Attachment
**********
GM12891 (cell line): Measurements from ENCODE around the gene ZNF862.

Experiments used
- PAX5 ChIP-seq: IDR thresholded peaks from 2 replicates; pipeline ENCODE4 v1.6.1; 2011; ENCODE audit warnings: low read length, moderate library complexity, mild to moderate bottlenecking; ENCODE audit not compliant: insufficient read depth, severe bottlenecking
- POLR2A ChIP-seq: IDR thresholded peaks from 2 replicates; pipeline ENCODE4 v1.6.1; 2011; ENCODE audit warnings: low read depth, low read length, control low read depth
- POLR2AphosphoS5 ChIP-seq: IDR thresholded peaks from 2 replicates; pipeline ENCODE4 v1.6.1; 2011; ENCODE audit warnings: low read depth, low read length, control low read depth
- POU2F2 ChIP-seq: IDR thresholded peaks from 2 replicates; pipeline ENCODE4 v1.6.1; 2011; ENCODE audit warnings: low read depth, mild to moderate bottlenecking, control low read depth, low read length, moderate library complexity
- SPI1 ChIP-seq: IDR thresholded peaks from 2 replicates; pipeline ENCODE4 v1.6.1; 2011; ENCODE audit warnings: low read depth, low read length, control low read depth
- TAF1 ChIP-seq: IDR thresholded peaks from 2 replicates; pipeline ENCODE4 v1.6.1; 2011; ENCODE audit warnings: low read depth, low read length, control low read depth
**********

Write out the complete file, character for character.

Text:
GM12891 (cell line): Measurements from ENCODE around the gene ZNF862.

Experiments used
- PAX5 ChIP-seq: IDR thresholded peaks from 2 replicates; pipeline ENCODE4 v1.6.1; 2011; ENCODE audit warnings: low read length, moderate library complexity, mild to moderate bottlenecking; ENCODE audit not compliant: insufficient read depth, severe bottlenecking
- POLR2A ChIP-seq: IDR thresholded peaks from 2 replicates; pipeline ENCODE4 v1.6.1; 2011; ENCODE audit warnings: low read depth, low read length, control low read depth
- POLR2AphosphoS5 ChIP-seq: IDR thresholded peaks from 2 replicates; pipeline ENCODE4 v1.6.1; 2011; ENCODE audit warnings: low read depth, low read length, control low read depth
- POU2F2 ChIP-seq: IDR thresholded peaks from 2 replicates; pipeline ENCODE4 v1.6.1; 2011; ENCODE audit warnings: low read depth, mild to moderate bottlenecking, control low read depth, low read length, moderate library complexity
- SPI1 ChIP-seq: IDR thresholded peaks from 2 replicates; pipeline ENCODE4 v1.6.1; 2011; ENCODE audit warnings: low read depth, low read length, control low read depth
- TAF1 ChIP-seq: IDR thresholded peaks from 2 replicates; pipeline ENCODE4 v1.6.1; 2011; ENCODE audit warnings: low read depth, low read length, control low read depth